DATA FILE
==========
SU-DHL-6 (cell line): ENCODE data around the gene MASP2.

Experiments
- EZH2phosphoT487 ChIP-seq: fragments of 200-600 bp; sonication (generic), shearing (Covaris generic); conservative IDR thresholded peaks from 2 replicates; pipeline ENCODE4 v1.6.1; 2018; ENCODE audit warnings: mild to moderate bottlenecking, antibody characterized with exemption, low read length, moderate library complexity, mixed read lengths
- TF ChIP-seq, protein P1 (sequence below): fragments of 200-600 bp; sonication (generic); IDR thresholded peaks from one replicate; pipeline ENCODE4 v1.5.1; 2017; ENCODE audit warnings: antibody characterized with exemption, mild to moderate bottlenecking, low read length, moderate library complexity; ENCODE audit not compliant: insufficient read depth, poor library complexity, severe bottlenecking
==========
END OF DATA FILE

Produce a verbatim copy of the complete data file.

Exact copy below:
SU-DHL-6 (cell line): ENCODE data around the gene MASP2.

Experiments
- EZH2phosphoT487 ChIP-seq: fragments of 200-600 bp; sonication (generic), shearing (Covaris generic); conservative IDR thresholded peaks from 2 replicates; pipeline ENCODE4 v1.6.1; 2018; ENCODE audit warnings: mild to moderate bottlenecking, antibody characterized with exemption, low read length, moderate library complexity, mixed read lengths
- TF ChIP-seq, protein P1 (sequence below): fragments of 200-600 bp; sonication (generic); IDR thresholded peaks from one replicate; pipeline ENCODE4 v1.5.1; 2017; ENCODE audit warnings: antibody characterized with exemption, mild to moderate bottlenecking, low read length, moderate library complexity; ENCODE audit not compliant: insufficient read depth, poor library complexity, severe bottlenecking